On 3rd December 1984, not long after midnight,  a runaway reaction in a pesticide factory released toxic gases which blew over the sleeping town of Bhopal, capital of the state of Madhya Pradesh, India.

Many thousand people died that night, The official records report 3,787 deaths and 558,125 injuries but many organisations put the injury and death toll much higher.

This was the world’s worst industrial disaster.

The people of Bhopal received no warning on the night, but there had been many warning signs.

In 1981, a worker was exposed to phosgene and died 72 hours later.

In January 1982, a phosgene leak sent 24 workers to hospital.

In February 1982, an Methyl Isocyanate (MIC) leak affected 18 workers.

In August 1982, a worker received in burns over 30 percent of his body after contact with liquid MIC.

In October 1982, there was another MIC leak. One worker suffered severe chemical burns and two others were severely exposed to the gases.

In the 1983 Operation Improvement Program savage cuts were imposed in staffing, maintenance and training.

Union leaders voiced concerns about safety. Union Carbide Corporation carried out a safety audit. A local journalist, Raj Keswani, repeatedly drew attention to safety issues.

It was decided to shut the plant down.

The last batch of MIC was distilled in October 1984.

On October 31st 1984, Indira Gandhi was assassinated by her Sikh bodyguards. The resulting civil unrest across India led to curfews and postponement of operations.

It is still not known exactly what happened on the night of 2nd December 1984, but attempts were being made to process that final batch of intermediate MIC by transferring it from tank E610 in order to convert it into finished product.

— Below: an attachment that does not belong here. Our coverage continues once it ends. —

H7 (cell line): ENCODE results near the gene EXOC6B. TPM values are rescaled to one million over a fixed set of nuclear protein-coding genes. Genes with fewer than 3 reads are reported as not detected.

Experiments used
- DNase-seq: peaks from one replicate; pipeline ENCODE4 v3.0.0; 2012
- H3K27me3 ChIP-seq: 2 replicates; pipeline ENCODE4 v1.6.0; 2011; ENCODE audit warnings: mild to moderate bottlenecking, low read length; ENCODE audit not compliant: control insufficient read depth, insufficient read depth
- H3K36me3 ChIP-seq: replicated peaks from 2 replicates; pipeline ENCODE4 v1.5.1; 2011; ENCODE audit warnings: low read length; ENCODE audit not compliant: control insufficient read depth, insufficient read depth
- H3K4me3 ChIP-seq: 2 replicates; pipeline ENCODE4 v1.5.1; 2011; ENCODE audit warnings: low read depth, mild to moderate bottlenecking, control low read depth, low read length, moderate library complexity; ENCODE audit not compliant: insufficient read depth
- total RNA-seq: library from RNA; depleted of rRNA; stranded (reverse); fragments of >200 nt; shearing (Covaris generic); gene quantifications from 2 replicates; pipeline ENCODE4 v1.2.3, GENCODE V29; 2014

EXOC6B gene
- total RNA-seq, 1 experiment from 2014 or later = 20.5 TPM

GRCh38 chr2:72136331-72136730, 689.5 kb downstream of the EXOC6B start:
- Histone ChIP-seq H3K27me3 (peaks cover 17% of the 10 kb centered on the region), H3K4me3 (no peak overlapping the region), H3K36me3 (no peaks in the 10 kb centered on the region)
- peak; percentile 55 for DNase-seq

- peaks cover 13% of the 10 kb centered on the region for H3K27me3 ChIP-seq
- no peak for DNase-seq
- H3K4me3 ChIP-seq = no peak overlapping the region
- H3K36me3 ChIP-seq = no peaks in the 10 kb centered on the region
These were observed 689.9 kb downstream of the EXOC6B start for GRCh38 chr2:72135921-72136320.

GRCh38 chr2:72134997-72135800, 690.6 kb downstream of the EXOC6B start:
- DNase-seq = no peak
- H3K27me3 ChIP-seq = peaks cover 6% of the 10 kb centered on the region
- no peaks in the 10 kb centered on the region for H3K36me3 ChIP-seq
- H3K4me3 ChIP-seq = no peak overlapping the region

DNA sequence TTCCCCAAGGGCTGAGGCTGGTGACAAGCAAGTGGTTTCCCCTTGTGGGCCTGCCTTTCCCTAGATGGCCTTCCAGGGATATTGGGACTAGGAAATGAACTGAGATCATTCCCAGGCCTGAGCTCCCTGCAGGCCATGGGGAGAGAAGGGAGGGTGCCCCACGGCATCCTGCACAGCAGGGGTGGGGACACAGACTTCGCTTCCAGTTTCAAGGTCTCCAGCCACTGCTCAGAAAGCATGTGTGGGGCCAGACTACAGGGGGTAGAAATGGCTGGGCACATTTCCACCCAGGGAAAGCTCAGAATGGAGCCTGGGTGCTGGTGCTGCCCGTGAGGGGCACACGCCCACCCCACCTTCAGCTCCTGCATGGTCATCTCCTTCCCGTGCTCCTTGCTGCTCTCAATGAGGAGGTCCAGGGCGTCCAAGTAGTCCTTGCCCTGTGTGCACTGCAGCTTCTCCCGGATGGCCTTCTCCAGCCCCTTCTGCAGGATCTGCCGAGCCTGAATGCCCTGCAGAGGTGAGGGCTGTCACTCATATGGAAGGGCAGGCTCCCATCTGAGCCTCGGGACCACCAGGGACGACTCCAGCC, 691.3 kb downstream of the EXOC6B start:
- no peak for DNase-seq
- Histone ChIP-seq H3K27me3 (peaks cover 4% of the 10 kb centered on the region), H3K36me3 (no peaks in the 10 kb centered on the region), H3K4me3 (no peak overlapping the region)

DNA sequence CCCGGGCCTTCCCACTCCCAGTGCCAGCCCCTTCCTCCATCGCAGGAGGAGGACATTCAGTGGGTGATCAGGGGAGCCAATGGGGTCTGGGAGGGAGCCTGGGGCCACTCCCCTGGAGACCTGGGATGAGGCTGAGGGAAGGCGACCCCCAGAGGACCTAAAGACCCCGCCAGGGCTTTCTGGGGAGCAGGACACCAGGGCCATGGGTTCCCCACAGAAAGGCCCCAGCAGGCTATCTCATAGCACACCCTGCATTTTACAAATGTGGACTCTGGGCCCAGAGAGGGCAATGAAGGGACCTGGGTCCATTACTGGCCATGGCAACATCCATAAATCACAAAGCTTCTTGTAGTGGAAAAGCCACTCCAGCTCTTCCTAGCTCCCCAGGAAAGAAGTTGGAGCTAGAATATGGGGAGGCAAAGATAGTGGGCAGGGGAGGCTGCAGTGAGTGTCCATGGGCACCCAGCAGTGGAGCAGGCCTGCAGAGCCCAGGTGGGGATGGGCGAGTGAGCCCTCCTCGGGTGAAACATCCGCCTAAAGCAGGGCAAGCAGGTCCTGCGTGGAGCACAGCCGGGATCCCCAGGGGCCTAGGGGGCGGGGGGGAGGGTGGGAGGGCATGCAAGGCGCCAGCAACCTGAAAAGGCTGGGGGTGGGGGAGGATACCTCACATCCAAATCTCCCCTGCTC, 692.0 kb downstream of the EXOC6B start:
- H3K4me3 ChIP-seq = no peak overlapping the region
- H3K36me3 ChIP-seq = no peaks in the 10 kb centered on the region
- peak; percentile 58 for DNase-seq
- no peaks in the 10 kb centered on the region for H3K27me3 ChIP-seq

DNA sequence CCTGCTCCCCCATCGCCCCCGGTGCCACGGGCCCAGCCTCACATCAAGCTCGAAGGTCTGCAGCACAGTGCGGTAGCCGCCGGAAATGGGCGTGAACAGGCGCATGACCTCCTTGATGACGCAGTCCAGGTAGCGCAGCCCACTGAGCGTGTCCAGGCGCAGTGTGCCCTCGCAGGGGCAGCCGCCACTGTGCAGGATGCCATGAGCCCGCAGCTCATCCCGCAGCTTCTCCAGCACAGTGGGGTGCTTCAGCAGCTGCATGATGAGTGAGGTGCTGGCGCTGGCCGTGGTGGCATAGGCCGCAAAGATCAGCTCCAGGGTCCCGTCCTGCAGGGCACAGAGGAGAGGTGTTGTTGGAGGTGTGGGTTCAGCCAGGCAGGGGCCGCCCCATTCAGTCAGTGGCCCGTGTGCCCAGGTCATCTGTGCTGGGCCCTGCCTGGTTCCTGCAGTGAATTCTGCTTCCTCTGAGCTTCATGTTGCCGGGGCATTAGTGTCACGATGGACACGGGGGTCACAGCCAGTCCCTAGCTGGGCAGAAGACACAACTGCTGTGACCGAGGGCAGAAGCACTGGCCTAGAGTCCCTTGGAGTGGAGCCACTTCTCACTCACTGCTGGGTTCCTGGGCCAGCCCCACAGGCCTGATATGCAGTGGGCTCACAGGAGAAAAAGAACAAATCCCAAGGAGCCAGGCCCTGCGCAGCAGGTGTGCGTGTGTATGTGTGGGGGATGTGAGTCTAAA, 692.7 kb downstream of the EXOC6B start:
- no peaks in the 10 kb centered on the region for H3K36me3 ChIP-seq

Investigation suggests that somehow water entered the tank.

There are several theories as to how it might have happened:

  1. Backflow of water from a filter washing operation through a common vent
  2. Gradual water ingress over time leading to accelerating decomposition
  3. Mix up of nitrogen and water hoses during an attempted pressure transfer
  4. Sabotage by a disgruntled employee who added water deliberately through a hose

Once the water entered the tank, it reacted violently, causing forty tonnes of liquid to be released as toxic gases into the night sky above the sleeping town of Bhopal.

None of the multiple safety systems were operational: the refrigeration, the vent gas scrubber and the flare tower  all disconnected. Alarms were sounded too late and were inaudible outside the factory.

The death toll was terrible. The injuries horrific. The compensation derisory. The lawsuits ongoing.

And thirty five years on the Bhopal factory still stands. Frozen in time. Decaying. Leaking. Leaching chemicals into the groundwater around the site.

It is scandal that the huge site has not been remediated and put to some new use that would benefit all the people of the stunningly beautiful and vibrant city of Bhopal.

But for any clean-up to be successful, it must be led from inside India and have support from the victim organisations.

Shouldn’t the people of Bhopal expect global support?

It’s time to wake up, mobilise and do the right thing.

My visit to Bhopal